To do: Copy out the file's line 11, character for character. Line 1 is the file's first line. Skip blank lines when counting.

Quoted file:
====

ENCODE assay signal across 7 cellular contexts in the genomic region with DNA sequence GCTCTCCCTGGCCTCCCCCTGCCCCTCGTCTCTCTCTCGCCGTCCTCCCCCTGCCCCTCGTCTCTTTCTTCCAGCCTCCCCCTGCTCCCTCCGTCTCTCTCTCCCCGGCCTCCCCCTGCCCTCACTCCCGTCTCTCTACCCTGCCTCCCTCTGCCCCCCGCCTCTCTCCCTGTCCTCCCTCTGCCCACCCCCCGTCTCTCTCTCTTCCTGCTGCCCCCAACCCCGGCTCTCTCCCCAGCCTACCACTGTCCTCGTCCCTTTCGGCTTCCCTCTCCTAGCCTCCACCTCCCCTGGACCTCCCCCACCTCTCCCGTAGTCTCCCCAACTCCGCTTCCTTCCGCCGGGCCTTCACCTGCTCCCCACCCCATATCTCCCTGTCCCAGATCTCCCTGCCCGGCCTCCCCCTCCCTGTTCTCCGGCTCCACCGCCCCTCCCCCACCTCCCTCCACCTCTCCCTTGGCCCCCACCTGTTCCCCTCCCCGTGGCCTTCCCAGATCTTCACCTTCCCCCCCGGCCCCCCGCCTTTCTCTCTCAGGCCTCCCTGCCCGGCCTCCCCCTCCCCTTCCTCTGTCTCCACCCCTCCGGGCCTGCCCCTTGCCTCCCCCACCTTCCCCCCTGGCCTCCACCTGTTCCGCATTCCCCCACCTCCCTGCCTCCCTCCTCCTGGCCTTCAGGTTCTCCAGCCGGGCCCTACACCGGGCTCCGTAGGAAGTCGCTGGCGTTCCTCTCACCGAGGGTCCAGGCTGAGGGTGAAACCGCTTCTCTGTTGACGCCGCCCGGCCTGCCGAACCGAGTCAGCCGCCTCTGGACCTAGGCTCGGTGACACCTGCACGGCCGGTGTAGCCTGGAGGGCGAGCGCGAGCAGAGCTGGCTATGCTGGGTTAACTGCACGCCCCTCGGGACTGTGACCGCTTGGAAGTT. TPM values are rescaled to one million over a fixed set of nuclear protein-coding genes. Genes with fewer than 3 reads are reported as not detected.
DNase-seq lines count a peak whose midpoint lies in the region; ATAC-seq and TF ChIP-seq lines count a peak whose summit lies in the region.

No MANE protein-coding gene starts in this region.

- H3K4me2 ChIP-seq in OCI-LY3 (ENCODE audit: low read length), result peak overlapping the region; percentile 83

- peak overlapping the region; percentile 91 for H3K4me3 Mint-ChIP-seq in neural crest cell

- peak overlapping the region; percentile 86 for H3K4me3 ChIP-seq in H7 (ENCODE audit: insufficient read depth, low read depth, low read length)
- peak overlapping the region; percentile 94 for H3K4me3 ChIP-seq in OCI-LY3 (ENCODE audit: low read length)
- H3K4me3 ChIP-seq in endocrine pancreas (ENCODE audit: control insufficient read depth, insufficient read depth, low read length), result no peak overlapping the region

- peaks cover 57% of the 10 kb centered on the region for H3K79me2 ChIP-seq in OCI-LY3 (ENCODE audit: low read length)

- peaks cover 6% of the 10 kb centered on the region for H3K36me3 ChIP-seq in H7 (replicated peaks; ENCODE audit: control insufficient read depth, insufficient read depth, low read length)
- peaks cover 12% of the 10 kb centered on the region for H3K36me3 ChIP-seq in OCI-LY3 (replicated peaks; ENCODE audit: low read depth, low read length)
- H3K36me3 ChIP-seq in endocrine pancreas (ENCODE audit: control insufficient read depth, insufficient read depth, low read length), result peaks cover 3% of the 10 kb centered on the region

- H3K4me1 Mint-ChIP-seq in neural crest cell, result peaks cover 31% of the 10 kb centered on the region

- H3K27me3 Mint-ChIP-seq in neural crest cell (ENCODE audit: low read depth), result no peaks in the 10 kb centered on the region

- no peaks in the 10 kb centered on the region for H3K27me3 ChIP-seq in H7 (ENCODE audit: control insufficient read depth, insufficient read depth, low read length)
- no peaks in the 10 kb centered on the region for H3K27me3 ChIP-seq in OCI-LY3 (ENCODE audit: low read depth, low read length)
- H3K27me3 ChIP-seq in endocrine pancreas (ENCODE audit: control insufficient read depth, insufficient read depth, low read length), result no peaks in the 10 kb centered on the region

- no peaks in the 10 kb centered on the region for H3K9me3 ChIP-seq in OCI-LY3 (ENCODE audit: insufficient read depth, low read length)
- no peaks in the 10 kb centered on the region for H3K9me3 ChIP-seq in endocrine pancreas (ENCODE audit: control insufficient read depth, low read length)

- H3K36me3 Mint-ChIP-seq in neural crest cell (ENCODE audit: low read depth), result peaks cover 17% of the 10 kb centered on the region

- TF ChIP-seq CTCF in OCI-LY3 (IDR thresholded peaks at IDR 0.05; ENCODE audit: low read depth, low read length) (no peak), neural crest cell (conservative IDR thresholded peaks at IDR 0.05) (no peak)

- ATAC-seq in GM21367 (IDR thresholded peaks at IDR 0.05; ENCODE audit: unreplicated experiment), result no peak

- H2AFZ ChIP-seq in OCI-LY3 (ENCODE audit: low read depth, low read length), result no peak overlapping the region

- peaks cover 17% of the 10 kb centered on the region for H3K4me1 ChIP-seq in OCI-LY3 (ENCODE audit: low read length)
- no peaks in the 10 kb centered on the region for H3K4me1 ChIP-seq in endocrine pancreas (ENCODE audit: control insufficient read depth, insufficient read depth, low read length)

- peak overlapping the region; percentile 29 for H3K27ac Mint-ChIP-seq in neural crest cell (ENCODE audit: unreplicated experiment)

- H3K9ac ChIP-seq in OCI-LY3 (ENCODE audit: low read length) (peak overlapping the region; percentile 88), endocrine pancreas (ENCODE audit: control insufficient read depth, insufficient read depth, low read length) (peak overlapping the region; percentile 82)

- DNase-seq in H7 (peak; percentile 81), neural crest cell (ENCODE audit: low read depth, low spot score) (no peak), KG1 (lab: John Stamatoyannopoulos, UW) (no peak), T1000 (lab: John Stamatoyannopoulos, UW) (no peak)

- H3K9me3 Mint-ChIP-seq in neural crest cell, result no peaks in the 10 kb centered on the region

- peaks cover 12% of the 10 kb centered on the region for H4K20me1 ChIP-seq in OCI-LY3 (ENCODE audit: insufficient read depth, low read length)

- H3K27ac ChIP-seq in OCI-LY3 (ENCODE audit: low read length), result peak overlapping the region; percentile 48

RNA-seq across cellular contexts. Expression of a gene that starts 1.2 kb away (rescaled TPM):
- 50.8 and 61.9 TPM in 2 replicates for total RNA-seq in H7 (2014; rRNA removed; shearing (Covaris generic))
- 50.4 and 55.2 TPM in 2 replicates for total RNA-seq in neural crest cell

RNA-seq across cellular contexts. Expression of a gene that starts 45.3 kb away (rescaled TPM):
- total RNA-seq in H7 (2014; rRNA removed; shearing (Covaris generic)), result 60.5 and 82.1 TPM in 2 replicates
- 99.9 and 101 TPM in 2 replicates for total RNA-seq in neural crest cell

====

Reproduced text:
- peaks cover 12% of the 10 kb centered on the region for H3K36me3 ChIP-seq in OCI-LY3 (replicated peaks; ENCODE audit: low read depth, low read length)